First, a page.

The new Photophase FC70 back, which fits into a
standard large format spring-back loading system - again, like a normal
film cassette. Changing between ground glass, film and digital is thus easy,
very useful if you want both digital and film versions of the same subject.
Capture area is 2.8 by 3.9 inches, which makes the image format slightly
wider than true 4:5 format. Perhaps significantly, this is almost identical
to the ratio of European paper sizes.
The user interface has been redesigned and provides a superb preview image which should be a model for all those who write user interfaces for scanners and cameras. One criticism: with a landscape picture the image was rotated through 90° on the screen. It would give me a pain in the neck long before the end of a long day of shooting.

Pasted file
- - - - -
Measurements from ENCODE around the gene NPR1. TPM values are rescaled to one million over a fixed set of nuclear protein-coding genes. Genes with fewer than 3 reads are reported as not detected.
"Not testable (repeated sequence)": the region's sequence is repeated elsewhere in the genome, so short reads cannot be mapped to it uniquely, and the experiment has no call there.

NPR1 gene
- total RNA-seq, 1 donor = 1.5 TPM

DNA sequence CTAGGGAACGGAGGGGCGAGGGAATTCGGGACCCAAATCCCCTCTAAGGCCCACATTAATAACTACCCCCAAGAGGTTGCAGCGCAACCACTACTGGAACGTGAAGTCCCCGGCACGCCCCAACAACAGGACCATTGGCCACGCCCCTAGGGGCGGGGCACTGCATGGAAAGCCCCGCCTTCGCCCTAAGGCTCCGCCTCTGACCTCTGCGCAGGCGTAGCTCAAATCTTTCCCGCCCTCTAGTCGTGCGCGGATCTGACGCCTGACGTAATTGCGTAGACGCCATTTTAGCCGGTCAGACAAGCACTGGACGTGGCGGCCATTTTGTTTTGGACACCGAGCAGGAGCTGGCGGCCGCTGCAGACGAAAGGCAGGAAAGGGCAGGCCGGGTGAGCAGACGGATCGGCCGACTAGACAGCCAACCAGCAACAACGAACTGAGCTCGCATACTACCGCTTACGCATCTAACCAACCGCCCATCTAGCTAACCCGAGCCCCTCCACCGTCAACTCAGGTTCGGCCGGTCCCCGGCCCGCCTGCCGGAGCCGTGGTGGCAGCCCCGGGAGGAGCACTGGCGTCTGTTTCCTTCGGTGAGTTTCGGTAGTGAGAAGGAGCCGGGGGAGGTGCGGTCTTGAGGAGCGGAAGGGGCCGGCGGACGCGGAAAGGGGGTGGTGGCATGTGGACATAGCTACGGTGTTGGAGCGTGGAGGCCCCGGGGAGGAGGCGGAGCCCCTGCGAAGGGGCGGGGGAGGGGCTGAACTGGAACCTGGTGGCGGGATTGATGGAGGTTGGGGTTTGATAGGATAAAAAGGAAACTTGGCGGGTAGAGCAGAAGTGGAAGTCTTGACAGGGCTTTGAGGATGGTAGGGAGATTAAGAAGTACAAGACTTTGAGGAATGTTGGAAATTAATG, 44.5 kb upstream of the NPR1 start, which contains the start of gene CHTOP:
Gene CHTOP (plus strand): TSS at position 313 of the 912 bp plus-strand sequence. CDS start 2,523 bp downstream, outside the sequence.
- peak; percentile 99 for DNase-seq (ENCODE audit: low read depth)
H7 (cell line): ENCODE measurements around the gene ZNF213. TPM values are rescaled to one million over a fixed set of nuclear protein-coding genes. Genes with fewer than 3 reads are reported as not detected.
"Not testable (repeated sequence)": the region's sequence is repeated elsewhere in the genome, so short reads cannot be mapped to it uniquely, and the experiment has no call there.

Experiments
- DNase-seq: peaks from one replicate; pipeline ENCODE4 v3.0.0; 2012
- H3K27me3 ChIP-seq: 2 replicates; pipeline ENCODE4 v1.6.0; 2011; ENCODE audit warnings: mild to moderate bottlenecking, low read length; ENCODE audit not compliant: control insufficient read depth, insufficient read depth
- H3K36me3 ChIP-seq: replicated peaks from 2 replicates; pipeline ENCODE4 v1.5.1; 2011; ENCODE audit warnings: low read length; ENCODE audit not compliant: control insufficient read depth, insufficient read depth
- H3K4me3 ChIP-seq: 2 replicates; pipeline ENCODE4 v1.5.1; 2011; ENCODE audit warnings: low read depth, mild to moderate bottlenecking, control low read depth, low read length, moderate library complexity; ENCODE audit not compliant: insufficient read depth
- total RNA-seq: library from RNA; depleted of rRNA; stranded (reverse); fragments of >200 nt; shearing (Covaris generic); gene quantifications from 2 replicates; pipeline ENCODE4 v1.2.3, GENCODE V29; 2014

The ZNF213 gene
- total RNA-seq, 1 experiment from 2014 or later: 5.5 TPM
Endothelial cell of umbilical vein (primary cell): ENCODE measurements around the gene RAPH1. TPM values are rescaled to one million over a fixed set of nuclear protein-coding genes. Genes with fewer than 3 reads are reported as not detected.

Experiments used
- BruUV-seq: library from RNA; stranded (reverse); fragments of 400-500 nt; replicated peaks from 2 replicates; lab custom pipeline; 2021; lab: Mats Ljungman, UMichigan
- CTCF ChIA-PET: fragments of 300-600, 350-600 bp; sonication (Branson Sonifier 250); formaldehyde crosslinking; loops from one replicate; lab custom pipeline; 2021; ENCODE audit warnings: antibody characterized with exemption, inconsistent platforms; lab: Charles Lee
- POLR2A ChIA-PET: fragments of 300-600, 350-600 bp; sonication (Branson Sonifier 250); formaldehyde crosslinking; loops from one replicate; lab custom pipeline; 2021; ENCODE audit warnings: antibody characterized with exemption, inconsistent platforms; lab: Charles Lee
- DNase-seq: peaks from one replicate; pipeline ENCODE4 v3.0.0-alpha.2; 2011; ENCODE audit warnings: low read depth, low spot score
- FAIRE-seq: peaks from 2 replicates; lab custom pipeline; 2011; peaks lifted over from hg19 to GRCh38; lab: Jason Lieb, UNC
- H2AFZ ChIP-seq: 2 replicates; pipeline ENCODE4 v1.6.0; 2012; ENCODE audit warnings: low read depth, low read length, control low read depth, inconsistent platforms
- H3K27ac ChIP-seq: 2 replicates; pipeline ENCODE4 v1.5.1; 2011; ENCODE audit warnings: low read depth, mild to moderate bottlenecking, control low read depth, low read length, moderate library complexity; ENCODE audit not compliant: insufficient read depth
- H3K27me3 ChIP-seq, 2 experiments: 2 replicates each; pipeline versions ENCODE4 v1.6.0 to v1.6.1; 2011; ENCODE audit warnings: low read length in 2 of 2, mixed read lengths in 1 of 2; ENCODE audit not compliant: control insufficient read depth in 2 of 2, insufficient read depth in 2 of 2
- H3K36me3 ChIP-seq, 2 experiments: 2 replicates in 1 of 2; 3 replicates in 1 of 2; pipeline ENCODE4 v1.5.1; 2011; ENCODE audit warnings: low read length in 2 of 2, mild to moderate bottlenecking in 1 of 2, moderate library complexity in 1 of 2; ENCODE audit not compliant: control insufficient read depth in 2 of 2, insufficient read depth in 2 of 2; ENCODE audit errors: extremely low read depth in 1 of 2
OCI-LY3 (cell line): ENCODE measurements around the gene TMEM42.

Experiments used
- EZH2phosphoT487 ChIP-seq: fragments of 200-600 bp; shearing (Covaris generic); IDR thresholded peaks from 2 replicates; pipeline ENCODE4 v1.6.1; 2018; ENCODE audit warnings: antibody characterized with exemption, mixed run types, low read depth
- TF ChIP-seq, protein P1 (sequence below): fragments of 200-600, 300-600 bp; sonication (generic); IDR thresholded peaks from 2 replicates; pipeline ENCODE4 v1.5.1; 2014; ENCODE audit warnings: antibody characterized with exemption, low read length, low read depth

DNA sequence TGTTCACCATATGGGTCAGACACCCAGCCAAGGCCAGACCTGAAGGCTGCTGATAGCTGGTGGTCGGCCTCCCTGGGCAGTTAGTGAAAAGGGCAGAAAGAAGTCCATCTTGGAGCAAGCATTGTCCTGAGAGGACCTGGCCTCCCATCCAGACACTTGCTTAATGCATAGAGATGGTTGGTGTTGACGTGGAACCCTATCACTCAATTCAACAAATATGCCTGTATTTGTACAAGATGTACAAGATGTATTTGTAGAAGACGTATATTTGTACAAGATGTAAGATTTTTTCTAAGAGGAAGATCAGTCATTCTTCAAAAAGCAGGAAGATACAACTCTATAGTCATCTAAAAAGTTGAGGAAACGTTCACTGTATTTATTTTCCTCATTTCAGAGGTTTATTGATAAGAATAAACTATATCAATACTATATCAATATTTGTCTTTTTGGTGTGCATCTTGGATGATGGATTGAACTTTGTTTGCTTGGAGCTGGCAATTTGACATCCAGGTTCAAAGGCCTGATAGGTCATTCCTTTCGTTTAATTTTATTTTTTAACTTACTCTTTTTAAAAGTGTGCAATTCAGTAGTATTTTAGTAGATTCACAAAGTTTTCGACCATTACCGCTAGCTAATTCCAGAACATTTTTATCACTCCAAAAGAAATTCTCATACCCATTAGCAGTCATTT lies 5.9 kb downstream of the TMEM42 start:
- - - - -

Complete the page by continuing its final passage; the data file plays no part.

I scanned a 26mb file of the set-up on the PhotoPhase booth in just over
four minutes, to produce the accompanying illustration. It compressed down
to only 368 kilobytes - one seventieth of its original file size - using
exactly the same compression technique as that used for the Dicomed
shot. The PhotoPhase file compresses more because of the broad areas
of gold, black and grey - subjects which would very soon show up any problems
with the camera and, to Phase One's credit, a brave subject to tackle. Lighting
was by Broncolor HMI softboxes.